Wellington (AFP) - New Zealand on Monday postponed its election to focus on fighting a second wave of the coronavirus as Europe tightened restrictions to curb fresh outbreaks of the disease.
Japan has become the latest country to reveal the huge financial fallout from the global pandemic reporting that its economy -- like many others -- had endured a historic contraction.
With more than 21.5 million cases worldwide, a second wave of infections is threatening further disruption as nations from Europe to Asia look to reimpose restrictions.
The disease has killed more than 766,000 people globally since it first emerged in China late last year. The number of deaths has hit 50,000 in India, which is still battling its first wave with 2.5 million infections -- the third-highest in the world.
The postponement of New Zealand's election to October 17 came after the shock discovery of COVID-19 in Auckland last week, ending the nation's 102-day streak without community transmission.
"This decision gives all parties time over the next nine weeks to campaign and the Electoral Commission enough time to ensure an election can go ahead," Prime Minister Jacinda Ardern said.
She said the return of the virus -- which sent New Zealand's largest city into lockdown -- had rattled Kiwis and could have discouraged some from voting in a September election.
In South Korea, another country that had brought its initial outbreak largely under control, thousands of Protestant Church members were asked to quarantine as authorities battled outbreaks linked to religious groups.
The largest cluster is centred on the Sarang Jeil Church in Seoul, headed by pastor Jun Kwang-hun who faces allegations of deliberately hindering efforts to contain the virus.
In Europe, where strict lockdowns appeared to bring the virus largely under control earlier this year, several countries have reported a surge in new infections.
Growing numbers of cases have forced governments to weigh renewed health restrictions against public frustration and the need to spur economies already battered by a first round of lockdowns.
Regions across Spain have begun to enforce 11 measures the government unveiled on Friday to curb one of the fastest virus growth rates in Europe.
They include the closure of all discos, night clubs and dance halls while restaurants and bars are required to close by 01:00 am, with no new guests allowed in from midnight.
Italy -- once the global epicentre of the coronavirus -- has also ordered the three-week closure of all dance venues after a pick-up in infections over the weekend blamed in part on young partygoers.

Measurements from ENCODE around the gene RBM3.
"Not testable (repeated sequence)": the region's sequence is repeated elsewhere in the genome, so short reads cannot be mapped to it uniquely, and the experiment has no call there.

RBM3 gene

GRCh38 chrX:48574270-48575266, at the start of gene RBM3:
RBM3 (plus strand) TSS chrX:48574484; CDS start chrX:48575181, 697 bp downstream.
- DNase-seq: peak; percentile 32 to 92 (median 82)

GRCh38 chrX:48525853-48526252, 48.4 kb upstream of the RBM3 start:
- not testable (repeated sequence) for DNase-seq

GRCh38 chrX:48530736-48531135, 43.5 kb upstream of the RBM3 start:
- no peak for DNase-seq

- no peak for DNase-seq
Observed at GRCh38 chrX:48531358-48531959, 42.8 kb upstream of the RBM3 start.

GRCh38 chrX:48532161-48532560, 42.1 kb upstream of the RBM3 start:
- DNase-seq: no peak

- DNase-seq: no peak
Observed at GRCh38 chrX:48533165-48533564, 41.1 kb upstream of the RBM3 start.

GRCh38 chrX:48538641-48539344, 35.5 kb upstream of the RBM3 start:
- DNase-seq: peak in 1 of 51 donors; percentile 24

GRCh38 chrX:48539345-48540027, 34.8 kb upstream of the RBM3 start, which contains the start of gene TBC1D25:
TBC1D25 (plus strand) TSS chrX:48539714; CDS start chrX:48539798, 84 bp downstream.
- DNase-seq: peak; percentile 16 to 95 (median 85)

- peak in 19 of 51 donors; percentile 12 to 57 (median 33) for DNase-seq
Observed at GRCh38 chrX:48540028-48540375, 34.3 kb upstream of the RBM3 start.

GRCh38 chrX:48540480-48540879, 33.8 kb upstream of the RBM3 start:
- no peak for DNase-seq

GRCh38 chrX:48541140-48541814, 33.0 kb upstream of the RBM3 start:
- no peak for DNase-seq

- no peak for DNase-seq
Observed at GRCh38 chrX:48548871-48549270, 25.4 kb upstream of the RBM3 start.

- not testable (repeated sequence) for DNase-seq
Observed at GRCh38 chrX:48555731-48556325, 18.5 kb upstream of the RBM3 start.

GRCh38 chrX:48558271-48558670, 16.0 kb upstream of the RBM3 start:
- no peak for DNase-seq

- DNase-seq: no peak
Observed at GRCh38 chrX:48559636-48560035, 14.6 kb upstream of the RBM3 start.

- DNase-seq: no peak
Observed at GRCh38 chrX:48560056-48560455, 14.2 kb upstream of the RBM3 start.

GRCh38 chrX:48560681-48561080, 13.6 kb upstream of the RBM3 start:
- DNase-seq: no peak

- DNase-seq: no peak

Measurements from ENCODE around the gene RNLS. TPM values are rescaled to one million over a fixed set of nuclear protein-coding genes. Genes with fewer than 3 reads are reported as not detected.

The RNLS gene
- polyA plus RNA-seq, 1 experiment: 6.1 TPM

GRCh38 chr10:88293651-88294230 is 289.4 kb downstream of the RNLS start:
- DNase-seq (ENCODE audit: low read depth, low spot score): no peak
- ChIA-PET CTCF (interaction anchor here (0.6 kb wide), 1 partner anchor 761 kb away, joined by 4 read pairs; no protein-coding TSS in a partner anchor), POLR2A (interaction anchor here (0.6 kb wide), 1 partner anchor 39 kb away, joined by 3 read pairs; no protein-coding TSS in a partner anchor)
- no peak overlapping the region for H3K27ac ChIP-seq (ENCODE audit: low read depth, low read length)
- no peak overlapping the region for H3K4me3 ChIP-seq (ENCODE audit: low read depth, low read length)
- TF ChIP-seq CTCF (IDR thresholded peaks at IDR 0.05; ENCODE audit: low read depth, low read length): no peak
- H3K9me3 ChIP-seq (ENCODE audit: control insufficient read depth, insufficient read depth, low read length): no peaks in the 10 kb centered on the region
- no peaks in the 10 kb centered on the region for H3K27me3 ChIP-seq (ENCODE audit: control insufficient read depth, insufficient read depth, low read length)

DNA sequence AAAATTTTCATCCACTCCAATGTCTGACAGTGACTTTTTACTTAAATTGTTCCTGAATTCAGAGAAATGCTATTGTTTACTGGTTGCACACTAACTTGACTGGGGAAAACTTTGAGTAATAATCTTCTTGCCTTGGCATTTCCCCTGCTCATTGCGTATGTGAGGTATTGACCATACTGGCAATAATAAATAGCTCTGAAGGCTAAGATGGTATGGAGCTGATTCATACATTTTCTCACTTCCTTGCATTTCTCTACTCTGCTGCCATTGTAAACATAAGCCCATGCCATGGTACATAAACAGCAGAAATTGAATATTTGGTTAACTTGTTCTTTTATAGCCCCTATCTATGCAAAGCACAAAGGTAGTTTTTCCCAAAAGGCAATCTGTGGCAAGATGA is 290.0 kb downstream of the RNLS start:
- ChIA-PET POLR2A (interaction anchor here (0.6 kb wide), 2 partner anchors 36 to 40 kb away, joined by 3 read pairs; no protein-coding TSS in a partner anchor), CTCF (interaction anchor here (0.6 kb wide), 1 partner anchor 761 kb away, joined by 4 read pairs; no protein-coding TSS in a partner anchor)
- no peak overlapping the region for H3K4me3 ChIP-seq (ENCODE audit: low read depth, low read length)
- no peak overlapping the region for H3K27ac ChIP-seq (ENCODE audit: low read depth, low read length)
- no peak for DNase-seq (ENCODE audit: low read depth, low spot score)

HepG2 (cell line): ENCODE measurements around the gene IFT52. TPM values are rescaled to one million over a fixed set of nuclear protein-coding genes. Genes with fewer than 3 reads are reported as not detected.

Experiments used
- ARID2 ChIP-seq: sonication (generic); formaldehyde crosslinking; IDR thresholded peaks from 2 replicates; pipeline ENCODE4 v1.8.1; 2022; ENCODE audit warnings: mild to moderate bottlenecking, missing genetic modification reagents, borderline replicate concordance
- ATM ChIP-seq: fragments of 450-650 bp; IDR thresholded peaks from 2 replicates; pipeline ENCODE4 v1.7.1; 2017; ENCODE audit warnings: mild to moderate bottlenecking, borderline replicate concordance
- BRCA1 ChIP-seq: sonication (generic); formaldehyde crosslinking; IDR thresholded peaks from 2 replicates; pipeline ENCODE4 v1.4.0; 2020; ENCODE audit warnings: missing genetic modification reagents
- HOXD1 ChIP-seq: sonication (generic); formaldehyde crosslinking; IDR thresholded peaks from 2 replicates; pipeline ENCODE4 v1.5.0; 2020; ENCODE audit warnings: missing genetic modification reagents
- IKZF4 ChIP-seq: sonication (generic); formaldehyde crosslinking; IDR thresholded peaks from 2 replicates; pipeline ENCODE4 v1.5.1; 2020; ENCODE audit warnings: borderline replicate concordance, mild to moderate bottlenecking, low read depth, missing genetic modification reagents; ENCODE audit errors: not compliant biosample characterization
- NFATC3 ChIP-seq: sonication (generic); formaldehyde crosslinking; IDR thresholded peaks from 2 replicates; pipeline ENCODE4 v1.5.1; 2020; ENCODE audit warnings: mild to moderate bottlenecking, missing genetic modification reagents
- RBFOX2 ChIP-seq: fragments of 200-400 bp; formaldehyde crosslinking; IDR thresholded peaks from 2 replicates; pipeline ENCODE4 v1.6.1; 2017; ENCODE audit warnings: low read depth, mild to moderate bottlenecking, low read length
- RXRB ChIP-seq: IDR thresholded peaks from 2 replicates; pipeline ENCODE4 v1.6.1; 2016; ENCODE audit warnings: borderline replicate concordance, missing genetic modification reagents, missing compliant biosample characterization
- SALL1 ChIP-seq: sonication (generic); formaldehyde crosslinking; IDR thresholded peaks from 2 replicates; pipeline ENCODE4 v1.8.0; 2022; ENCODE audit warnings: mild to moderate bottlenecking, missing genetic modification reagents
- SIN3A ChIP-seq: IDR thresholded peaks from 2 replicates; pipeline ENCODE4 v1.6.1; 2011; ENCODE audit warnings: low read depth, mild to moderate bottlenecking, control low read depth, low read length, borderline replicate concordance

Wearing a face mask is also mandatory in public areas from 06:00 pm to 06:00 am.
"The contagion is on the rise but we're dancing," proclaimed the Corriere Della Sera newspaper, which slammed Sardinia's clubs as being "joyful contagion machines".
Britain has also removed France, the Netherlands, Malta and three other countries from its list of places exempt from self-isolation rules because of the continent's second virus wave.
But attempts to curb the spread of the virus have been met by scepticism and protests in several parts of Europe.
"They are forcing us to use a mask, they want us to stay home practically locked up," said Pilar Martin, 58, at a rally in Madrid that drew a variety of people, many promoting widely debunked conspiracy theories about the coronavirus being a hoax.
European nations have already reported disastrous damage to their economies in the second quarter of the year.
On Monday, Japan also reported its economy shrank a record 7.8 percent in the April-June quarter, the worst contraction in the nation's modern history.
Across the Pacific, less than three months from the American presidential election, surging cases in the United States -- the worst in the world at more than 5.4 million with 170,000 deaths -- has forced the convention season online.
The Democrats' disparate factions are projecting a united front behind Joe Biden in a four-day virtual gathering beginning on Monday, as they seek to unseat President Donald Trump -- who has been widely criticised for his handling of the pandemic.
The Trump administration and Congress are under increasing pressure to ease the economic pain unleashed by the virus, with tens of millions left jobless and the global economy facing a historic downturn.